The pedal rate, pedal position and engine torque evaluations work together to provide sufficient points for fast response. If the driver is operating the vehicle in an economy mode and tips-in, i.e., depresses the accelerator pedal 58 rapidly or tips-in to a high pedal position PPS, the pedal rate and pedal position evaluations will provide sufficient points for a downshift. The engine torque evaluation, which provides points based on the approximate torque reserve of the engine 14, will provide zero points if the engine has significant torque reserve. If engine torque is high, it is likely that the driver will request even more torque. In this case, the engine torque evaluation will provide additional points.

The maximum pedal position and engine torque are stored during each calibrateable time interval. At the end of the interval, points are awarded based on tables of vehicle load/road grade and accelerator pedal displacement and engine torque.

FIG. 9 illustrates a look-up table of representative points for a range of accelerator pedal positions and a range of the load/grade index. FIG. 10 illustrates a look-up table of representative points for a range of engine torque and a range of the load/grade index.

Lateral Acceleration Evaluation

The lateral acceleration evaluation provides an increment to the value in ds_counter 90 based on vehicle acceleration by adding the increment to counter 90 at the sampling intervals. The lateral acceleration evaluation is only active within a calibrateable range of the speed of output 28. It can be switched off if both an antilock brake system (ABS) and yaw rate information are not available.

FIG. 11 illustrates a lateral vehicle acceleration profile as the vehicle proceeds through a turn. The lateral acceleration evaluation becomes active when the filtered lateral vehicle acceleration exceeds a reference lateral acceleration 100 and terminates when the lateral vehicle acceleration falls below a second reference lateral acceleration 102 that includes hysteresis. A lateral acceleration increment only occurs at the sampling intervals.

As table TBL_DS_LAT_ACCEL_INC of FIG. 12 shows, an increment attributed to lateral acceleration is determined on the basis of the maximum lateral acceleration of the vehicle during the time interval as a function of vehicle speed. As part of the look-ahead function, a driver multiplier or driver modifier 104 FN_DS_LAT_CTR_MOD is determined based on the difference 105 between the value in ds_counter 90 and the “normal” value or base value.

The final ds_counter increment attributed to lateral acceleration is determined from equation (2)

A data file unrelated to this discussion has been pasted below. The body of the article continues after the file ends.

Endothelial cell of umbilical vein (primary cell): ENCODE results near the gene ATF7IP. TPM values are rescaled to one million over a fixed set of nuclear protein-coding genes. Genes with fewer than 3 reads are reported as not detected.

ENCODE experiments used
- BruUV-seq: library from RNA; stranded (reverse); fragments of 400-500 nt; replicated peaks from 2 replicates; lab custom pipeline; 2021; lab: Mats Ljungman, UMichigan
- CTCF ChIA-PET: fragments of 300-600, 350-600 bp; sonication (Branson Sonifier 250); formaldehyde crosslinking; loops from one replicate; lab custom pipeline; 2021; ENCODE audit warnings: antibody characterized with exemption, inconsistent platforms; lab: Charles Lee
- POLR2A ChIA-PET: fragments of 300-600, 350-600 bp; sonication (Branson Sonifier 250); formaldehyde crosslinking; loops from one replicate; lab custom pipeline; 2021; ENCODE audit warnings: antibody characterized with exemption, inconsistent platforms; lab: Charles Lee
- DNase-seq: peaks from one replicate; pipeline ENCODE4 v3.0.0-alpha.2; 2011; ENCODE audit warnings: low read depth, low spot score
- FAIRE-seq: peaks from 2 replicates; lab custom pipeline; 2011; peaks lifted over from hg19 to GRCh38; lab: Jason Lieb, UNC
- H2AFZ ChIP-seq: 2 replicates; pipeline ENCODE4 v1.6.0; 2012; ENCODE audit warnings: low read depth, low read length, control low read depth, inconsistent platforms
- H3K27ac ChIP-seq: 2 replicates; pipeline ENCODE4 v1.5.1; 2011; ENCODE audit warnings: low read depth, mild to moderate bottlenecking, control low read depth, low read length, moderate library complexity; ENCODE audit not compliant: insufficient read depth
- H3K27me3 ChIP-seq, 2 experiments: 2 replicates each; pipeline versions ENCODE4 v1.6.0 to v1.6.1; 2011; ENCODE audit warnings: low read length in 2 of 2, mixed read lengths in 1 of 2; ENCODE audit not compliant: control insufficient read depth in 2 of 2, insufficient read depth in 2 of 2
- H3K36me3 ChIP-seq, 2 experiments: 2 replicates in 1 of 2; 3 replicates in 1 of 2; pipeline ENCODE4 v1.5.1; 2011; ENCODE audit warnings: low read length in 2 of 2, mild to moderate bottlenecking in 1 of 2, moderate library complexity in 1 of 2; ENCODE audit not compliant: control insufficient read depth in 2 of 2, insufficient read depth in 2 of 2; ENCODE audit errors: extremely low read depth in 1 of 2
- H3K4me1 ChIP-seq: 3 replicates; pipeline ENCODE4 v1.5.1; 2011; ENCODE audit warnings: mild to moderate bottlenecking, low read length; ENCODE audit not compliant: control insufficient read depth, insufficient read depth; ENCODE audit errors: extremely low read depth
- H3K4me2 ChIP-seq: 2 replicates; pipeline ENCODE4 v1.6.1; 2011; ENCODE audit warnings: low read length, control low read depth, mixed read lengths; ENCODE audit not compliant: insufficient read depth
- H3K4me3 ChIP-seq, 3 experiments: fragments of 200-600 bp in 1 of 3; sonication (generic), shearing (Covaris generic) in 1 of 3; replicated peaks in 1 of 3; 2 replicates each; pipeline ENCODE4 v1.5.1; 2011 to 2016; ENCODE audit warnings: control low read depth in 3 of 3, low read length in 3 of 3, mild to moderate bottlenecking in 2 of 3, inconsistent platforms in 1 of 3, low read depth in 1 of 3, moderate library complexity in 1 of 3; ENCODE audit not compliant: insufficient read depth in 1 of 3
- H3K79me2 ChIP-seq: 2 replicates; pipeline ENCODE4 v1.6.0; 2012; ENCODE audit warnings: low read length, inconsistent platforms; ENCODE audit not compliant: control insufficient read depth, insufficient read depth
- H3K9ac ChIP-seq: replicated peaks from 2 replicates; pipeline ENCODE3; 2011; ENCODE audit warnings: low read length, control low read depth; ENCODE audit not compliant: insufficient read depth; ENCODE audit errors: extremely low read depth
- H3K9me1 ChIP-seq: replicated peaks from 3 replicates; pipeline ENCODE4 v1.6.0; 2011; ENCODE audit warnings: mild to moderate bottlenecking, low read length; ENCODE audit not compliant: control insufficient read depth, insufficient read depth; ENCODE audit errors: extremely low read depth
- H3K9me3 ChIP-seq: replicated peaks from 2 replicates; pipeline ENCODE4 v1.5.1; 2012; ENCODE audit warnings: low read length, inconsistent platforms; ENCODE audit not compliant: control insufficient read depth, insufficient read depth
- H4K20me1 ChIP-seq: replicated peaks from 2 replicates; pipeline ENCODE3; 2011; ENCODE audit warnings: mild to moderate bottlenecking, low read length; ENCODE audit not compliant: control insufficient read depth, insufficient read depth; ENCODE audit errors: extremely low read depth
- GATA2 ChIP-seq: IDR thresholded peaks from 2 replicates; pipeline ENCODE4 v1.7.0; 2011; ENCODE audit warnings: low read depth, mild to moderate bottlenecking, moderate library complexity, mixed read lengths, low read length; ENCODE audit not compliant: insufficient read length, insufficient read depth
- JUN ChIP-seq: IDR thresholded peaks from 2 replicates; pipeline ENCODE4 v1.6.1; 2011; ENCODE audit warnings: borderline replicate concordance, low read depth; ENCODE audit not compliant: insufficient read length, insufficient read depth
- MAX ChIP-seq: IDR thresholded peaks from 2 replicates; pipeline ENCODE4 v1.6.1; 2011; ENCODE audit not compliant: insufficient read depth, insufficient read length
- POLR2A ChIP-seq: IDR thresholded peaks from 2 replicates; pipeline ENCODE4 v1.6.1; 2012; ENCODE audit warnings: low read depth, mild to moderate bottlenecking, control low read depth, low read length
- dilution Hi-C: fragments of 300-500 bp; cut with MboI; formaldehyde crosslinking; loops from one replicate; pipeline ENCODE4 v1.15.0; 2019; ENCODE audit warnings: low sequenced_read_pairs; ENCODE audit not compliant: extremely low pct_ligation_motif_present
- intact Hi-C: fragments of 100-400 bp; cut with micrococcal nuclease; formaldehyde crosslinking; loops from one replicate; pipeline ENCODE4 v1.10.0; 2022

[TBL_DS_LAT_ACCELWINC] * [FN_DS_LAT_CTR_MOD] (2)

The driver modifier allows a driver currently exhibiting conservative behavior to maintain speed through a curve while incurring fewer points than a driver currently exhibiting aggressive behavior. In order to gain points, the conservative driver must activate the pedal rate or pedal position evaluations.

Longitudinal Acceleration Evaluation

The longitudinal acceleration evaluation increments ds_counter 90 when longitudinal vehicle acceleration is high and when wheel braking is high, and it decrements ds_counter 90 during normal or conservative longitudinal vehicle acceleration and braking, as FIG. 13 indicates. Decrementing ds_counter 90 helps the conservative driver enter the economy gear shift schedules.

Incrementing and decrementing ds_counter 90 occurs at regular time intervals.

The increment or decrement is obtained using a unique table indexed by longitudinal vehicle acceleration and the speed of output shaft 28 for each vehicle load or road grade index. The table of FIG. 14 illustrates the increments and decrements corresponding to independent variables longitudinal vehicle acceleration and output shaft speed for a load or grade index.

SST Evaluation

The select shift transmission (SST) evaluation increments or decrements ds_counter 90 so that, over time, the gear 106 that is automatically determined by the transmission controller 18 from electronically stored shift schedules 122 will match the gear 108 that is manually selected by the driver in response to movement of the PRN range and gear selector 30. The manually selected gear 108 represents the desired state and the automatically scheduled gear 106 represents the current state. Increments or decrements of the value in ds_counter 90 are used to drive the error between the desired state 108 and the current state 107 toward zero. The SST evaluation functions similarly to a closed loop controller.

As the chart of FIG. 15 illustrates, the SST evaluation increments ds_counter 90 at 110, each execution of the algorithm, provided the gear 108 that is manually selected in Sport-Tip is lower than the current automatically scheduled gear 106. Similarly, the SST evaluation decrements ds_counter 90 when the manually selected gear 108 is higher than the current automatically scheduled gear 106. The evaluation provides a unique initial increment 114 or decrement the first time the manually selected gear 108 is not equal to the automatically scheduled gear 106.

Shift Schedule Selection

In FIG. 16, matrix 120 contains 25 gear shift schedules 122, each schedule containing upshift and downshift curves 134, 136, 138 relating vehicle speed and driver demanded torque. Vehicle speed may be inferred from output shaft speed OSS or read directly from signals WS1, WS2 produced by speed sensors 38. The driver demanded wheel torque may be inferred from the position PPS of accelerator pedal 60 or the position TPS of the engine throttle valve 44.